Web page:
Maintaining a program that provides broad-based HIV testing and prompt initiation of antiretroviral (ARV) treatment among those who have the virus would yield a substantial reduction in the new infection rate and also be cost effective. That is according to a new analysis of the PopART, or HPTN 071, trial that analyzed the effects of an intensive test-and-treat program in various communities in sub-Saharan Africa.
Successfully treating HIV eliminates the risk of transmission. Consequently, providing much more widespread ARV treatment and doing so earlier in the course of infection should, at least in theory, lower the overall rate of transmission in a community by reducing the period during which people with HIV have infectious virus.
Findings presented in March at the 2019 Conference on Retroviruses and Opportunistic Infections (CROI) in Seattle indicated that the intervention studied in PopART was associated with a reduction in new HIV cases, although this reduction was only statistically significant for one of the two levels of intervention studied.
Now the study has been published in The New England Journal of Medicine (NEJM). Additionally, at the 10th International AIDS Society Conference on HIV Science (IAS 2019) last week in Mexico City, William Probert, PhD, an infectious disease modeling researcher at the Nuffield Department of Medicine at the University of Oxford in the United Kingdom, presented the results of a mathematical modeling study projecting into the future the effects and the cost effectiveness of the PopART test-and-treat program.
Between 2013 and 2018, the PopART investigators randomly divided 21 communities in Zambia and South Africa, with a combined population of about 1 million, into three groups of seven communities each. Group A received a combination HIV prevention intervention as well as universal access to ARV treatment. Group B received the intervention with HIV treatment provided according to local guidelines. Group C received the local standard of care.
The intervention included home-based HIV testing provided by community health workers and, for those who tested positive, linkage to medical care for HIV and assistance with adhering to the daily ARV regimen.
At the outset of the study, local guidelines stipulated that ARV treatment should be provided to those whose CD4 cells had declined to a certain point. In 2016, guidelines switched to recommend treatment to all those with HIV, regardless of their CD4 count. This shift complicated the PopART study as well as two other similar studies analyzing test-and-treat interventions in sub-Saharan Africa because they all effectively lost their control communities midway through their research.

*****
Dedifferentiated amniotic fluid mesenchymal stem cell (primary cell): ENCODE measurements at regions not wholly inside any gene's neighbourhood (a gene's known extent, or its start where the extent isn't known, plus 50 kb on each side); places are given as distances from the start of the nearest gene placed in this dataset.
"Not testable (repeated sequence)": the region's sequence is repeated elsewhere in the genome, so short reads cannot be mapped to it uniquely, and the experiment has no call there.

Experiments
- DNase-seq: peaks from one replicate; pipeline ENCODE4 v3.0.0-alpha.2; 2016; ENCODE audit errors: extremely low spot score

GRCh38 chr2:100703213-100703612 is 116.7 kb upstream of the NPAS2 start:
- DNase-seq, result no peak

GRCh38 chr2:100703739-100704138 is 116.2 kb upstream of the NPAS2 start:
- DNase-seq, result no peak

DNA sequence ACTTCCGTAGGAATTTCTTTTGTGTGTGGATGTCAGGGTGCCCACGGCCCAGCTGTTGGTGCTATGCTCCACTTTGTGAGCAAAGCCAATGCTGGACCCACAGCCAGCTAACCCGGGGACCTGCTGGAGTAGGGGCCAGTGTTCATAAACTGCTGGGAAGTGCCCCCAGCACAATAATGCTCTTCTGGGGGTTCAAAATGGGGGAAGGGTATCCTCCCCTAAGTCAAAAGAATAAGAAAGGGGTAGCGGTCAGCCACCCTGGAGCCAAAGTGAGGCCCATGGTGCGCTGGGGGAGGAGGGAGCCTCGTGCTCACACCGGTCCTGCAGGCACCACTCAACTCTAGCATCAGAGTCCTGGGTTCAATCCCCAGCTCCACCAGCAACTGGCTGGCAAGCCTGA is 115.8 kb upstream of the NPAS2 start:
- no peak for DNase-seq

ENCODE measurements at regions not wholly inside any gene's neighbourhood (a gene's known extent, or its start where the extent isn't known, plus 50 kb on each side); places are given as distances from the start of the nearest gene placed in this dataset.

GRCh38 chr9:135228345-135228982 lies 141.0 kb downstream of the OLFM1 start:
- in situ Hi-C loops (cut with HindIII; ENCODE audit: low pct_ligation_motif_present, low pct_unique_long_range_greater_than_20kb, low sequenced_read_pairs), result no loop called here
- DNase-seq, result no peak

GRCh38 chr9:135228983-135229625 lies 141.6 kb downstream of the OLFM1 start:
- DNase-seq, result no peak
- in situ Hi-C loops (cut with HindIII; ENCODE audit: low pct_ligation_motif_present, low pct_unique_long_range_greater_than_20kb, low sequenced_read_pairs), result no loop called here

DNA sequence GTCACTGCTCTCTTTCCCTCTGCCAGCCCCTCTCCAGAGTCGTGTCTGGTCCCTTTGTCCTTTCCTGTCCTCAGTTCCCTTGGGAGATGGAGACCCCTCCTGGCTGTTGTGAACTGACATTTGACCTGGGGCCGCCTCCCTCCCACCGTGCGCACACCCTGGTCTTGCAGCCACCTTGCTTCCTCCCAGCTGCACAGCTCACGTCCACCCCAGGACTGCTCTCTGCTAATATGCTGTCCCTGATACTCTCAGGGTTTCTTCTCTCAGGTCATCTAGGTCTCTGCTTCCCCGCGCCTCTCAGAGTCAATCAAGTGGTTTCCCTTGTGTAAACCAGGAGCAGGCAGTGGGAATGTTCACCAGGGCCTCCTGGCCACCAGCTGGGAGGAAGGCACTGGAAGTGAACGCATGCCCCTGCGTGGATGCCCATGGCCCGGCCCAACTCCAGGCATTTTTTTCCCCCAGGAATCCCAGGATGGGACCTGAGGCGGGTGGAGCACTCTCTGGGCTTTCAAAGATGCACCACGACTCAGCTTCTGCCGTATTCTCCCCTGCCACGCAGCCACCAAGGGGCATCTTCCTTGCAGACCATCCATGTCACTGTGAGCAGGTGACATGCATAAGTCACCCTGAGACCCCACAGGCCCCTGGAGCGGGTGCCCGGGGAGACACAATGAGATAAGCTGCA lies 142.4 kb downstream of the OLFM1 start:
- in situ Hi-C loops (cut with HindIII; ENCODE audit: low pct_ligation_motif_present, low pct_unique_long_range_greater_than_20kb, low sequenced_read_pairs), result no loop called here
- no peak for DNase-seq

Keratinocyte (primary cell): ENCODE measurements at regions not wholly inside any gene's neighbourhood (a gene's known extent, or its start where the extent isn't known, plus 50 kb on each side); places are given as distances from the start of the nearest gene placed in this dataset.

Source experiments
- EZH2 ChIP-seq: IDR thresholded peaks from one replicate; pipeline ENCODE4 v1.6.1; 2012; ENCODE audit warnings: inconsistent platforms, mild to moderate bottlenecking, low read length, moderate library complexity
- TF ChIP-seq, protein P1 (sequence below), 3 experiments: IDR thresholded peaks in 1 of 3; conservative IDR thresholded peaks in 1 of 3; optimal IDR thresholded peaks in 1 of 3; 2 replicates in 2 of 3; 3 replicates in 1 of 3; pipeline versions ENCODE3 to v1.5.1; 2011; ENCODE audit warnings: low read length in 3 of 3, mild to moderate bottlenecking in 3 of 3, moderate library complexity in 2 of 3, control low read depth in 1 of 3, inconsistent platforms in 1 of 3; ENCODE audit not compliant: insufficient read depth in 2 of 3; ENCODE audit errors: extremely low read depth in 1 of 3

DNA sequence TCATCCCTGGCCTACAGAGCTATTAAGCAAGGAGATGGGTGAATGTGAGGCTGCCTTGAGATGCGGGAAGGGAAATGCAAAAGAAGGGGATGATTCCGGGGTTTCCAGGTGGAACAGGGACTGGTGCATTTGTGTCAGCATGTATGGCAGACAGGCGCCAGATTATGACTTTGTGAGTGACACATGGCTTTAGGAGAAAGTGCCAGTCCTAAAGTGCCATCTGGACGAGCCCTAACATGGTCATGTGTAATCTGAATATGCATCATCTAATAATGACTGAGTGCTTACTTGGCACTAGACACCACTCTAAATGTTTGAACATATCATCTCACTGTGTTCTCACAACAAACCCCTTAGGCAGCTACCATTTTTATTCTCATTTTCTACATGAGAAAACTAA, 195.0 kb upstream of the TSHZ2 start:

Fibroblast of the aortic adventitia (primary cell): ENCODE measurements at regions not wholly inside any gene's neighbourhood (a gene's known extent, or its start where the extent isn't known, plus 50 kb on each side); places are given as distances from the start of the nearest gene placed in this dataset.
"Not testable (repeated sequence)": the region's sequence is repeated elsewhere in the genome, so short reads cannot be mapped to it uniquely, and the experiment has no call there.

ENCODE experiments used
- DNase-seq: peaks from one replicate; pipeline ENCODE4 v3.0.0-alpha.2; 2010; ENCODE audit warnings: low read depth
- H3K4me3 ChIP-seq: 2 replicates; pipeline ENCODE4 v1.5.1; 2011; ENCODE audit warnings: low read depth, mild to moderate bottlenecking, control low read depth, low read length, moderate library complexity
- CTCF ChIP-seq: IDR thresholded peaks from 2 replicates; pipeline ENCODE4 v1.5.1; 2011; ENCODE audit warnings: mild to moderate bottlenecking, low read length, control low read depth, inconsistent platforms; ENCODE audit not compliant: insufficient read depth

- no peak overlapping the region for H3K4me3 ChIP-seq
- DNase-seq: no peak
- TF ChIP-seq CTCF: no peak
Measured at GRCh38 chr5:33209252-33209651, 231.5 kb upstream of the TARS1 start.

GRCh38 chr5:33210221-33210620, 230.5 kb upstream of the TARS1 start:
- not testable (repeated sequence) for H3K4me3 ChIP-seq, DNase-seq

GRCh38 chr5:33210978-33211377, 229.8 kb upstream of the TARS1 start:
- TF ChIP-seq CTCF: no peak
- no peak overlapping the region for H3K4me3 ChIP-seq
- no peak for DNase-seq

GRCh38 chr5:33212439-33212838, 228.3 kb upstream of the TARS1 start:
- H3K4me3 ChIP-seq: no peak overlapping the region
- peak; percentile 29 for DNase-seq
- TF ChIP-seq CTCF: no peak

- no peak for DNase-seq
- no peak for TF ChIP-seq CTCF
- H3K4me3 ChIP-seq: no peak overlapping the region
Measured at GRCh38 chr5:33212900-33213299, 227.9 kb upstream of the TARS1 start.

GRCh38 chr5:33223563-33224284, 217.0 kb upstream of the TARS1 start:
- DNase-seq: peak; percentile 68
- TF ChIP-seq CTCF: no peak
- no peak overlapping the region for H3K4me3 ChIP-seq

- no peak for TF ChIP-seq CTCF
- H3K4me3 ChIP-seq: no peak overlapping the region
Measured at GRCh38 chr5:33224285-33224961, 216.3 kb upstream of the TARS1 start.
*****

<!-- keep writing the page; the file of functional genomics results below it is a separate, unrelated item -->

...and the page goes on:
Those other two studies, SEARCH and the Ya Tsie trial, or the Botswana Combination Prevention Project, were also just published in NEJM. In general, all three studies found that the test-and-treat programs reduced the rate of new HIV infections by about 30%.
PopART analyzed the HIV diagnosis rate in the 21 communities between months 12 and 36 of the study by analyzing approximately 2,000 randomly sampled people 18 to 44 years old per community—for a total of 48,301 people. They also assessed the proportion of those with HIV who had a viral load below 400 two years into the study.
At the study’s outset, the proportion of the community members in the three study groups who were living with HIV was between 21% and 22%. Between months 12 and 36 of the study, 553 people in the overall subpopulation of community members that received close monitoring tested positive for HIV, occurring during a 39,702 cumulative years of follow-up. This translated to an overall HIV infection rate of 1.4 new cases per 100 cumulative years of follow-up.
After adjusting the data for various factors, the investigators found that Group A had an HIV infection rate 7% lower than Group C, a difference that was not statistically significant, meaning it could have been driven by chance. Meanwhile, Group B’s infection rate was 30% lower than Group C’s, a difference that was indeed statistically significant.
This difference between the two pairs of relative outcomes has confounded researchers, as it is counterintuitive that the group that initially received more restrictive access to HIV treatment should have seen a significant decline in new cases of the virus while the group that received universal treatment access from the get-go should not have seen such a significant decline.
In Groups A, B and C, the proportion of those living with HIV who had a fully suppressed viral load at month 24 of the study was 71.9%, 67.5% and 60.2%, respectively. An estimated 81% of those in Group A and 80% in Group B were receiving ARVs 36 months into the study.
The mathematical modeling study presented at the Mexico City conference projected that the PopART intervention would lead to a 50% reduction in the annual HIV infection rate by 2030, compared with the lack of the intervention.
The home-based intervention package costs $5.10 to $6.80 in Zambia and $6.40 to $8.20 in South Africa per year per person older than 14 years old living in the communities studied. If such an intervention were continued through 2030, the cost to reduce one disability-adjusted life year, a composite of years of life lost and diminished quality of health, would be $465 to $847 in Zambia and between $503 and $922 in South Africa. Both ranges are considered cost effective.
To read a press release about the modeling analysis, click here.
To read the study abstract, click here.